Well, that’s it. I’m done with the revisions on Midnight Never Come, and I must say I’m rather pleased with the state of the book. Which sparked me to ponder the difference between “the best book it can be” and “the best book I can write.”
Most of what I do is the former. This is the latter.
Let me put it in metaphorical terms first. You know that height is determined by both genetics and nutrition, right? As in, your genes allow for you to be a range of possible heights, but your nutrition will determine where in that range you fall. (Broadly speaking. I need the metaphor, not the biological specifics.) Well, most of the time what I’m doing is feeding my books all the nutrition (effort) I can give them, so they reach their full potential in terms of growth (or rather, quality.)
I think of it this way because my ideas tend to come out of my subconscious, and are inflexible to a certain degree. They are what they are, and if I care about them enough I will write them, but that doesn’t guarantee that every one is a groundbreaking new leap forward in my skill. There will always be some development — I never want to coast — but I can’t necessarily take an idea that’s capable of being five foot nine and make it six foot just because. I make them the best books they can be, given the ideas they’re built on. If there are flaws, weak points, it’s a problem in the foundation; the only way I can do better is to write a different book.
Midnight Never Come has eaten everything I’ve thrown at it, and asked for more. I can’t feed it enough to make it hit its full potential. It is the fourteen-year-old-boy of novels.
It’s close to being as good as it can be. I can tell. There are very few places in the book where I look at it and think, man, that could punch the reader just a little bit harder — but there are a few. And those places exist, not because I haven’t put in the effort to fix them, not because the foundational ideas aren’t strong enough, but because I simply don’t have it in me to squeeze out those last few drops of awesome. This not quite the best book it is capable of being, but it is the best book I am capable of writing.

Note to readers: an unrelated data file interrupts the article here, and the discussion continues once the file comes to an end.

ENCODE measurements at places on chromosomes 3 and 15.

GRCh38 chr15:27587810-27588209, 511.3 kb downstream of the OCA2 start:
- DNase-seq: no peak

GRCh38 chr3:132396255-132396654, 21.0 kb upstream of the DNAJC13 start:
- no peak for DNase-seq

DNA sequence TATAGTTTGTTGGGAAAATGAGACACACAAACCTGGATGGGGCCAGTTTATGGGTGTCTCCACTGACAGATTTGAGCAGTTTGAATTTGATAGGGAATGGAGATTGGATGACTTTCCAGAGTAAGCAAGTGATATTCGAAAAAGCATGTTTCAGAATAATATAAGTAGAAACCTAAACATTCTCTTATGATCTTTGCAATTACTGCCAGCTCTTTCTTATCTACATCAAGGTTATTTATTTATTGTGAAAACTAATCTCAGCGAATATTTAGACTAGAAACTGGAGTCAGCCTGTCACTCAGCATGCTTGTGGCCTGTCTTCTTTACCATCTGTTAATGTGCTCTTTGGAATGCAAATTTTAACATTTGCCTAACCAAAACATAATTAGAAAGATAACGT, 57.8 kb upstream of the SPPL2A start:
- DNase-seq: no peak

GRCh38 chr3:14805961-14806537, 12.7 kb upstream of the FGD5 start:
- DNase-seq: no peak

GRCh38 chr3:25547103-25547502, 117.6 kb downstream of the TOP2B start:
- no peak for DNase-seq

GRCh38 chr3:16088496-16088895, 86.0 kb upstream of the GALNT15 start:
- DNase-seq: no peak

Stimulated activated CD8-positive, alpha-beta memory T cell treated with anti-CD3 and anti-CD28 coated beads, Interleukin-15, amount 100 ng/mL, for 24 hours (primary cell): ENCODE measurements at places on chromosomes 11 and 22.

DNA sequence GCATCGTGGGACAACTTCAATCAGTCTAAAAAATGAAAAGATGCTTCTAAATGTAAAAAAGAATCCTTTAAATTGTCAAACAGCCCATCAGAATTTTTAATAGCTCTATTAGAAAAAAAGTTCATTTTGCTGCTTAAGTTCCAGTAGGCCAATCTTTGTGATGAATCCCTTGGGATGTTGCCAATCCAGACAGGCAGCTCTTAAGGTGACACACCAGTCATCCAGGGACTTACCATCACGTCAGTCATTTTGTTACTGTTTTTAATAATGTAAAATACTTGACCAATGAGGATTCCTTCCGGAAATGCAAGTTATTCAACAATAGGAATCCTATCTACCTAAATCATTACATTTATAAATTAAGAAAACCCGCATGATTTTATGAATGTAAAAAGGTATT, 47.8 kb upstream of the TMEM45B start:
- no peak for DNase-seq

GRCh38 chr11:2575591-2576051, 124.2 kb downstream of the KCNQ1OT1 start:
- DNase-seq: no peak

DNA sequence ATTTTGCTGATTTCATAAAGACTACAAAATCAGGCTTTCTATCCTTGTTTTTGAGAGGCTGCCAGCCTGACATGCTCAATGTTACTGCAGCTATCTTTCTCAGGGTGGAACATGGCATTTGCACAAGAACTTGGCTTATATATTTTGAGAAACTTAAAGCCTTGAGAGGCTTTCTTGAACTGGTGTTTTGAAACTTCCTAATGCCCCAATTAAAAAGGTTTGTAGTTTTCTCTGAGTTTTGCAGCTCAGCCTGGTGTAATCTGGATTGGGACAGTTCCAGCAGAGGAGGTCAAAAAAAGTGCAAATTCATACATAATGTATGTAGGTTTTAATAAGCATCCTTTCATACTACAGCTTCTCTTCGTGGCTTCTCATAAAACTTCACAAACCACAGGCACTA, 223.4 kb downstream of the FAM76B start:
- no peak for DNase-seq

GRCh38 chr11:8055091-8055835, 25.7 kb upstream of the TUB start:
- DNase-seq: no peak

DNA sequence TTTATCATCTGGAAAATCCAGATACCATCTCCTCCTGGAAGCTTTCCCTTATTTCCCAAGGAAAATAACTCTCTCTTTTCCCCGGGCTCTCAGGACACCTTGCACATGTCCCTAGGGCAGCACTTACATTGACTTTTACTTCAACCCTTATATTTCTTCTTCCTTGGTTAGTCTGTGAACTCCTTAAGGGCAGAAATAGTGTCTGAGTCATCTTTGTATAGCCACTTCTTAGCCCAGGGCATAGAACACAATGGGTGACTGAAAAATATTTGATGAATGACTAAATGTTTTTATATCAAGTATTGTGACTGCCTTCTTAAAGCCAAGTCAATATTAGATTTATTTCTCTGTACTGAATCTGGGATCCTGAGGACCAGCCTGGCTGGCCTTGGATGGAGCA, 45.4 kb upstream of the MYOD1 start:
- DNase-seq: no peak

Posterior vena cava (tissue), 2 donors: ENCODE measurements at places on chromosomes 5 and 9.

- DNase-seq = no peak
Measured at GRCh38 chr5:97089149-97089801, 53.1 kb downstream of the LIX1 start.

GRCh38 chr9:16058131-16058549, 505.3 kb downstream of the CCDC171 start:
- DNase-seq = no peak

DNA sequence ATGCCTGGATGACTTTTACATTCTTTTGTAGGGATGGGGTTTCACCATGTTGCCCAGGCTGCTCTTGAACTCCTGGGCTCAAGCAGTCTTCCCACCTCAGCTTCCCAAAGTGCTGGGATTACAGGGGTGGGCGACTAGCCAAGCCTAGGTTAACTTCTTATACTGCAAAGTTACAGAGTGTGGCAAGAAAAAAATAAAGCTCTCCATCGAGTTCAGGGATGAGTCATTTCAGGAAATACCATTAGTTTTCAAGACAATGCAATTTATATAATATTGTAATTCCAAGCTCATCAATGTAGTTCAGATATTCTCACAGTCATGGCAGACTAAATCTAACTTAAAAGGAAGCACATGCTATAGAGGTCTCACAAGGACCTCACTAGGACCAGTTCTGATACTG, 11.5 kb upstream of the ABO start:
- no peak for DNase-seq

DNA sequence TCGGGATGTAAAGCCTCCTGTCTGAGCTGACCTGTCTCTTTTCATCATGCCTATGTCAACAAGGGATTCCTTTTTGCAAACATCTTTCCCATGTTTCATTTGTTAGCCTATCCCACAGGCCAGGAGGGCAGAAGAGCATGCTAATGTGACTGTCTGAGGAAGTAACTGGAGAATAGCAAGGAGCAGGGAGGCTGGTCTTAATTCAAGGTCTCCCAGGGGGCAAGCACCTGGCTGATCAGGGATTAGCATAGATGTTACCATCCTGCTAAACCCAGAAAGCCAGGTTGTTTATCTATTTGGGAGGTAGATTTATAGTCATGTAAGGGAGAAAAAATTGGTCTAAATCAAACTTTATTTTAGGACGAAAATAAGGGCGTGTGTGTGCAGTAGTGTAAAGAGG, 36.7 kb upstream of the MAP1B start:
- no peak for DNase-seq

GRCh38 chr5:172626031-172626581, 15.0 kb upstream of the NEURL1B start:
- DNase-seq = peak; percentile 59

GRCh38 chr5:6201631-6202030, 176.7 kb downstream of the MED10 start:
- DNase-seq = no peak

When I wrote Warrior and Witch (to pick one example), I deliberately tried to work on a bigger political canvas. That was the major challenge of that book. This book? The political canvas got bigger again. And there are more pieces on my mental chessboard. And the embroidery of its description and style is more intricate. And a whole lot of other metaphors I could toss in there, which boil down to: I’m pushing myself everywhere. I can’t think of a single major aspect of the book that isn’t bigger and better than what I’ve tried before.
You could say, shouldn’t that be true of every book? In theory. But the truth of the matter is, my brain doesn’t cough up ideas that advanced on a regular basis. Most of them push me on one front; some push me on more. Which is fine, really, because working selectively on different aspects of my writing make leaps like this one possible. If I sat around waiting only for the truly record-breaking ideas, I’d never come up with them, or be capable of tackling them if I did.
But it’s odd to look at a book and think, this truly is the best I can do. And not have it be a negative statement (c’mon, is that the best you got? pfff), but a positive one.
<ponders> I’m not sure this post conveys what’s in my head. It feels like this reflects badly on most of the other books I’ve written, and I don’t mean for it to do that. I promise, I don’t slack on any of them.
Maybe what I should say is: most of my books are the best I can do with my ideas, while this book is the best my ideas can do with me.